7. In the investigator's opinion, patient unlikely return for follow up visit and to complete the study.
  8. Participation in a drug or device clinical trial within the last 30 days.
  Contacts and Locations
Information from the National Library of Medicine

To learn more about this study, you or your doctor may contact the study research staff using the contact information provided by the sponsor.

Please refer to this study by its ClinicalTrials.gov identifier (NCT number): NCT02121028


Contacts
Contact: Jose G Romano, MD 305-243-8018 jromano@med.miami.edu
Contact: Iszet C Bustillo, MD, MPH 305-243-8018 icampo@med.miami.edu

Locations
United States, Alabama
University of Alabama at Birmingham Recruiting
Birmingham, Alabama, United States, 35294
Contact: Mark Harrigan, MD    205-934-3131    mharrigan@uabmc.edu   
Contact: Lisa Nelson, RN    205-934-3131    lnelson@uabmc.edu   
United States, California
UCLA Recruiting
Los Angeles, California, United States, 90095
Contact: David S Liebeskind, MD    310-963-5539    davidliebeskind@yahoo.com   
Contact: Graham Woolf    310.963.5539    gwoolf75@gmail.com   
United States, Florida
University of Florida Recruiting
Gainesville, Florida, United States, 32611
Contact: Anna Khanna, MD    352-273-5550    anna.khanna@neurology.ufl.edu   
Contact: Sonisha A Warren, PhD    352-273-5575    Sonisha.Warren@neurology.ufl.edu   
Mayo Clinic Jacksonville Recruiting
Jacksonville, Florida, United States, 32224
Contact: Josephine Huang, MD    904-953-0302      
Contact: Susan Melton    904-953-8927      
University of Miami Recruiting
Miami, Florida, United States, 33136
Contact: Iszet C Bustillo, MPH    305-243-8018    icampo@med.miami.edu   
Principal Investigator: Jose G Romano, MD         
United States, Illinois
Northwestern University Department of Radiology Recruiting
Chicago, Illinois, United States, 60611
Contact: Sameer Ansari, MD    312-695-0689    sansari@nm.org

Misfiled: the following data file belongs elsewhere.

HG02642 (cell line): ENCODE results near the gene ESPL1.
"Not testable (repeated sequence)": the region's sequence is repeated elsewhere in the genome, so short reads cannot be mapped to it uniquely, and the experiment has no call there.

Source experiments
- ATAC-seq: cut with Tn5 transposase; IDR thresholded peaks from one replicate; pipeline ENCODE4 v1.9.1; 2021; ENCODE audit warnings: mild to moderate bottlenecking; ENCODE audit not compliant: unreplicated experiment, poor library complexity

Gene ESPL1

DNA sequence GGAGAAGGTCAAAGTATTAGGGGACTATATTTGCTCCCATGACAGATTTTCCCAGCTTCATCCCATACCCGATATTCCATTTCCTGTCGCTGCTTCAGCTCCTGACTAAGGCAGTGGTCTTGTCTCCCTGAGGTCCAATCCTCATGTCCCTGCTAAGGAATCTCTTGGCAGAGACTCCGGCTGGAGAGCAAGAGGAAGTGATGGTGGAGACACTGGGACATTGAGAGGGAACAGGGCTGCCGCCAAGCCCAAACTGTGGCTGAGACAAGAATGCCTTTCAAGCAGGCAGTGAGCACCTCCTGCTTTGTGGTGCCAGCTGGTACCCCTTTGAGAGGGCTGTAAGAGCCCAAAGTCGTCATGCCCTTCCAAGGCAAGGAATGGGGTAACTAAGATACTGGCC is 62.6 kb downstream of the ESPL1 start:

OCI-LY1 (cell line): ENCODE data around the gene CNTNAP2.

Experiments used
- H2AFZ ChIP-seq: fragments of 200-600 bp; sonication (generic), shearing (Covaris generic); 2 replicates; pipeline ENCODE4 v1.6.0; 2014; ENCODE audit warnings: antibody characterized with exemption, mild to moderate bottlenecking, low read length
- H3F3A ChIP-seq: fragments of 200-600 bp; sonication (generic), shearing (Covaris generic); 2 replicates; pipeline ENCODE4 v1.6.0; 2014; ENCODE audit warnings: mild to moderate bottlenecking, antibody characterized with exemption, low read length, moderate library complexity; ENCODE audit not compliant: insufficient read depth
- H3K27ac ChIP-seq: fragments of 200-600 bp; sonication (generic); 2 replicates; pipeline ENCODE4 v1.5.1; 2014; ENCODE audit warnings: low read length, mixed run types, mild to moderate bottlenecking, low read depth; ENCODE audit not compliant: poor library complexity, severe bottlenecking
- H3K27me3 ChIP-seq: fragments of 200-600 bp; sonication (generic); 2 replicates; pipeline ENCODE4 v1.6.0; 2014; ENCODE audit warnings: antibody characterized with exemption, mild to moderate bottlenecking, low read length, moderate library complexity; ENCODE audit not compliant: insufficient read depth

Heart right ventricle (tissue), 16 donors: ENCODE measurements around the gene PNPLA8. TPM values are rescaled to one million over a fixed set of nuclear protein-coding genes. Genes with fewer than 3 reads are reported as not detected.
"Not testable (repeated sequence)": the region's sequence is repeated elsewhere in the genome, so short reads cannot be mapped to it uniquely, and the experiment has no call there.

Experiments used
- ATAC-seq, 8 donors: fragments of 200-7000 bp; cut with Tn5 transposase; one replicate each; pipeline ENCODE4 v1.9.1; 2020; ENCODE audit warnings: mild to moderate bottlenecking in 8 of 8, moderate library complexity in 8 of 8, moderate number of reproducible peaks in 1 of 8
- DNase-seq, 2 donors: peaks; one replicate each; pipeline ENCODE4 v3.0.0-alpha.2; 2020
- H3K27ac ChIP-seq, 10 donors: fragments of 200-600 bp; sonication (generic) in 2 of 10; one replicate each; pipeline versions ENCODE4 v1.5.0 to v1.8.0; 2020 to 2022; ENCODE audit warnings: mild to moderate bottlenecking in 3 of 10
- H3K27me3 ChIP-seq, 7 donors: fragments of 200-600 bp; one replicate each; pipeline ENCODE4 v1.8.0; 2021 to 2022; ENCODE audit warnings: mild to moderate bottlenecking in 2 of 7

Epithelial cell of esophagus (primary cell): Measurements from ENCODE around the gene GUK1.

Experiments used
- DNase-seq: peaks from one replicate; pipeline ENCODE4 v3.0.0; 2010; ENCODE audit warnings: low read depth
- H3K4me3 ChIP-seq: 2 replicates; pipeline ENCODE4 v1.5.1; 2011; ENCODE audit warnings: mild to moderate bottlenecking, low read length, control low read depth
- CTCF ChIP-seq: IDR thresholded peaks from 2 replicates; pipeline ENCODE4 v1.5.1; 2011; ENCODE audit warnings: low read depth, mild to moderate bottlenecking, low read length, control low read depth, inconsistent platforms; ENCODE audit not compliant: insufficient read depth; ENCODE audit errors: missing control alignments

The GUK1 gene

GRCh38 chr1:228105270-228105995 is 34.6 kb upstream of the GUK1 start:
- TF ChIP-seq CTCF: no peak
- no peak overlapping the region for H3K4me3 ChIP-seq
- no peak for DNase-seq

Contact: Ayesha Muzaffar    312-926-4251    ayesha.muzaffar@northwestern.edu   
Rush University Medical Center Recruiting
Chicago, Illinois, United States, 60612
Contact: Sarah Y Song, MD    312-563-2208    Sarah_Song@rush.edu   
Contact: Tiffany Singson    312-563-2208    Tiffany_Singson@rush.edu   
United States, New York
Columbia University Medical Center Recruiting
New York, New York, United States, 10032
Contact: Mitchell S Elkind, MD    212-305-1710    mse13@cumc.columbia.edu   
Contact: Rebeca Aragon Garcia    212 305-7755    ra2356@cumc.columbia.edu   
United States, South Carolina
Medical University of South Carolina Recruiting
Charleston, South Carolina, United States, 29425
Contact: Tanya Turan, MD    843-792-9796    turan@musc.edu   
Contact: Todd LeMatty    843-792-9796    lematty@musc.edu   
United States, Texas
The University of Texas Southwestern Medical Center Recruiting
Dallas, Texas, United States, 75390
Contact: Mark Johnson, MD    214-648-7811    Mark.Johnson@UTSouthwestern.edu   
Contact: Jan Cameron-Watts, RN    214-648-0363    Jan.CameronWatts@UTSouthwestern.edu   
Sponsors and Collaborators
University of Miami
University of California, Los Angeles
Northwestern University
Emory University
Baystate Medical Center
Investigators
Principal Investigator: Jose G Romano, MD University of Miami
Principal Investigator: Shyam Prabhakaran, MD Northwestern University
Principal Investigator: David S Liebeskind, MD University of California, Los Angeles
  More Information

Responsible Party: Jose Romano, MD, Professor of Clinical Neurology, University of Miami
ClinicalTrials.gov Identifier: NCT02121028     History of Changes
Other Study ID Numbers: 20140056
First Submitted: April 18, 2014
First Posted: April 23, 2014
Last Update Posted: September 26, 2017
Last Verified: September 2017

Keywords provided by Jose Romano, MD, University of Miami:
Intracranial Atherosclerotic Disease
Stroke
Transient Ischemic Attack
Imaging

Additional relevant MeSH terms:
Recurrence
Vascular Diseases
Cerebrovascular Disorders
Disease Attributes
Pathologic Processes
Cardiovascular Diseases
Brain Diseases
Central Nervous System Diseases
Nervous System Diseases